Republicans in the House and Senate issued a joint resolution of disapproval yesterday to block President Barack Obama’s “Fair Pay and Safe Workplaces” executive order, which required federal contractors bidding on contracts valued over $500,000 to report any labor law violations in the last three years. The rule enforcing the order had been blocked by a judge at the end of 2016, and contractors have often spoken out against the rule, calling it a “blacklisting rule.” The resolution was filed under the Congressional Review Act, which gives lawmakers 60 legislative days to repeal a rue after it’s finalized.
President Donald Trump signed an executive order yesterday known colloquially as the “1 in, 2 out” rule, meaning agencies had to revoke two regulations for every new one they wanted to put in place. According to The Hill, “Starting in 2018, the order calls on the director of the White House Office of Management and Budget to give each agency a budget for how much it can increase regulatory costs or cut regulatory costs.” The rule does make exceptions for emergency cases.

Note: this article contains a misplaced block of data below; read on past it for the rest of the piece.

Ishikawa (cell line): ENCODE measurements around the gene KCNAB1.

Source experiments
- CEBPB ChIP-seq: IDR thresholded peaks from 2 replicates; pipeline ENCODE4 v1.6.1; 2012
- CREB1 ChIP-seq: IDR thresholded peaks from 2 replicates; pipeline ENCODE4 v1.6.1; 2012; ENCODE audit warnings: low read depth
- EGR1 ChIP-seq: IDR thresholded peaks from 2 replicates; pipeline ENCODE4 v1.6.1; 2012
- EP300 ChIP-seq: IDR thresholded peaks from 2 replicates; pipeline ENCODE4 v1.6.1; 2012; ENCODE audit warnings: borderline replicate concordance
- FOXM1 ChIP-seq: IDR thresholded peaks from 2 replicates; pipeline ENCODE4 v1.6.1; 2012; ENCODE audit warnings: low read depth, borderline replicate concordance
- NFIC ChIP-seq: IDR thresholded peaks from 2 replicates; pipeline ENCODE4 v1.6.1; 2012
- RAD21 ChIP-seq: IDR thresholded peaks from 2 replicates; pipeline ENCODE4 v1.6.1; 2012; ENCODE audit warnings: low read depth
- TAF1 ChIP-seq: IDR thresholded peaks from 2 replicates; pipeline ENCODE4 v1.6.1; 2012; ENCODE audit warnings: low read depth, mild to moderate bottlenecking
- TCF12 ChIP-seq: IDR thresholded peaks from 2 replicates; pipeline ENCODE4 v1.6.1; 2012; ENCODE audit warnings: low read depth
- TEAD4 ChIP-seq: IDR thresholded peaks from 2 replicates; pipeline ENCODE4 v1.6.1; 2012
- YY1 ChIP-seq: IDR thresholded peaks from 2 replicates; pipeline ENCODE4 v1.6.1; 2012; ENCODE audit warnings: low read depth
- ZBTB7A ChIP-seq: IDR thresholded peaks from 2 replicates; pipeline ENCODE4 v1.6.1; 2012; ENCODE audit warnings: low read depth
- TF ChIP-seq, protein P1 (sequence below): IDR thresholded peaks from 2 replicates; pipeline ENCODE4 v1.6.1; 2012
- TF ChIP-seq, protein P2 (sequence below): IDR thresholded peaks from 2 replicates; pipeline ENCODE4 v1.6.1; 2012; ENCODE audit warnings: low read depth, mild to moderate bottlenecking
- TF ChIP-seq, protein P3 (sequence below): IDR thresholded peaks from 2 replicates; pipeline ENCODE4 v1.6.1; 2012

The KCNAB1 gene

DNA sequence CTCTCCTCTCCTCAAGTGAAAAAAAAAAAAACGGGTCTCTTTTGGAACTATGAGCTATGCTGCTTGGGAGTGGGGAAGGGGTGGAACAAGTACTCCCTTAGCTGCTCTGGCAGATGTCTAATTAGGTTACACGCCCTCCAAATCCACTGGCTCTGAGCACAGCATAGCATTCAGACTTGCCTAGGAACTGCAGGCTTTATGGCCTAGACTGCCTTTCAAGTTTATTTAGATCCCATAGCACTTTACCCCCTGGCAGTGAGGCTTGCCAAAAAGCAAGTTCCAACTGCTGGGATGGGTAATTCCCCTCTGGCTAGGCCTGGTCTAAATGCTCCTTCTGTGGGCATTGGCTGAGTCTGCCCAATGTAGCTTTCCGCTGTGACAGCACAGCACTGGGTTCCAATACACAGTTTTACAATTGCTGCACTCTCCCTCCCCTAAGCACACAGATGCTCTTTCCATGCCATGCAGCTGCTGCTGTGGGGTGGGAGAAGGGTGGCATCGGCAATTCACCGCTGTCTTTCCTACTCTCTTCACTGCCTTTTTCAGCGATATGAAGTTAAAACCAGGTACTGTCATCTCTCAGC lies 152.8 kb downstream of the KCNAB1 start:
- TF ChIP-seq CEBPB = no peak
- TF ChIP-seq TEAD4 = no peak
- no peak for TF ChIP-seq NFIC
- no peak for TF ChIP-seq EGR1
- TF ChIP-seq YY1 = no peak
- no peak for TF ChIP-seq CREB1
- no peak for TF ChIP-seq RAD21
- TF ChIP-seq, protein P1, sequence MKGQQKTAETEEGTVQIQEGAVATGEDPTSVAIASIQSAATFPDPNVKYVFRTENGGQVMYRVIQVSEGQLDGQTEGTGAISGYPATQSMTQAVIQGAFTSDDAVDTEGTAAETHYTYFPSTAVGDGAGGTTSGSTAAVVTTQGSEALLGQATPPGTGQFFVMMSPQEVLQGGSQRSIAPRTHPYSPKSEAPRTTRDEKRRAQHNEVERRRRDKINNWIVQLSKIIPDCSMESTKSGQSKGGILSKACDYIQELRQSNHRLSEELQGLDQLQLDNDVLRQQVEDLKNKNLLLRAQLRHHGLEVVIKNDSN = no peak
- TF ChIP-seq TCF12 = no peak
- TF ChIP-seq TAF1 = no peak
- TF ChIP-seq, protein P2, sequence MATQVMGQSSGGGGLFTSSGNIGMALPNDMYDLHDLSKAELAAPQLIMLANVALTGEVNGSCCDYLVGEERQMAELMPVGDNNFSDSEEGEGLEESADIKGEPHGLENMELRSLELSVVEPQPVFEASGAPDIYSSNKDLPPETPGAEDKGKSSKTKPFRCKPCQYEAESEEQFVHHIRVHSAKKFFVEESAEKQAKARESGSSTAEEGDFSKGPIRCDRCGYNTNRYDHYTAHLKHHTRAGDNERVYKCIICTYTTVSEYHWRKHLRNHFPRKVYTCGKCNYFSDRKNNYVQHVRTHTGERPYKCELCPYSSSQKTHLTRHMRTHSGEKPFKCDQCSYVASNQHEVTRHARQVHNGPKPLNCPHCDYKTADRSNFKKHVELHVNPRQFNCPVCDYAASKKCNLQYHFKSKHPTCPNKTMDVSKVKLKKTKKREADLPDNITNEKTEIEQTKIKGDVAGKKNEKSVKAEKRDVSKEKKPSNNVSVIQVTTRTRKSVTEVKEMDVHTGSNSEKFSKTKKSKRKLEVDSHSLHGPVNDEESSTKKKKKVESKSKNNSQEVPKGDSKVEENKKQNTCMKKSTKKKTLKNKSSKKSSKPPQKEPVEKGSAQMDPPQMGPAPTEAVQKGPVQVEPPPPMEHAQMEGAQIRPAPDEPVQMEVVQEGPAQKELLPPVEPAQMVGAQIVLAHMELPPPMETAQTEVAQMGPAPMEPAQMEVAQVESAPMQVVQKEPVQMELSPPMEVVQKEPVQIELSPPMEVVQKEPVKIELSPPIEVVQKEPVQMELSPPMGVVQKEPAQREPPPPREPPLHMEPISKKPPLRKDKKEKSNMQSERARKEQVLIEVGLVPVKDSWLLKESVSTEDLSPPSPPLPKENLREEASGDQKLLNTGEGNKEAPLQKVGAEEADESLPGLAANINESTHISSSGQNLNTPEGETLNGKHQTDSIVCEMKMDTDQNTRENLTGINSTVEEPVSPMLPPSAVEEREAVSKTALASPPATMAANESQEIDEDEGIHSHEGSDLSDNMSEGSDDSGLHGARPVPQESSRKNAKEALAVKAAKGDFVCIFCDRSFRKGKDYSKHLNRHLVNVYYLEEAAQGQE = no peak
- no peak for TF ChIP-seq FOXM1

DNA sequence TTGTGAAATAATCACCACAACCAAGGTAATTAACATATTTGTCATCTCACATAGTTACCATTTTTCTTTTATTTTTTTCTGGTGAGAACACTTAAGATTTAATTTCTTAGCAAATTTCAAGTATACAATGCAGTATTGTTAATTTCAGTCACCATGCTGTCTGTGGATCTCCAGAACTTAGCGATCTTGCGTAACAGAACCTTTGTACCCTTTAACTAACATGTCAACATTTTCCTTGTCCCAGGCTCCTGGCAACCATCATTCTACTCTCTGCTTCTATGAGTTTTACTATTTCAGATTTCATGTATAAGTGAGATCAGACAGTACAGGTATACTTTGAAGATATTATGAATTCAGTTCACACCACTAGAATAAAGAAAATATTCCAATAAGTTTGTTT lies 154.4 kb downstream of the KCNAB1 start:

The State of New Mexico’s Legislative Finance Committee (LFC) and its Program Evaluation Unit has raised questions about state organizations’ contracts that are awarded without competitive bidding. The committee especially highlighted charter schools, which spent millions on non-competitive contracts. According to the LFC, nearly half of the state’s charter schools of keeping outdated purchase orders or not getting competitive bids for large purchases.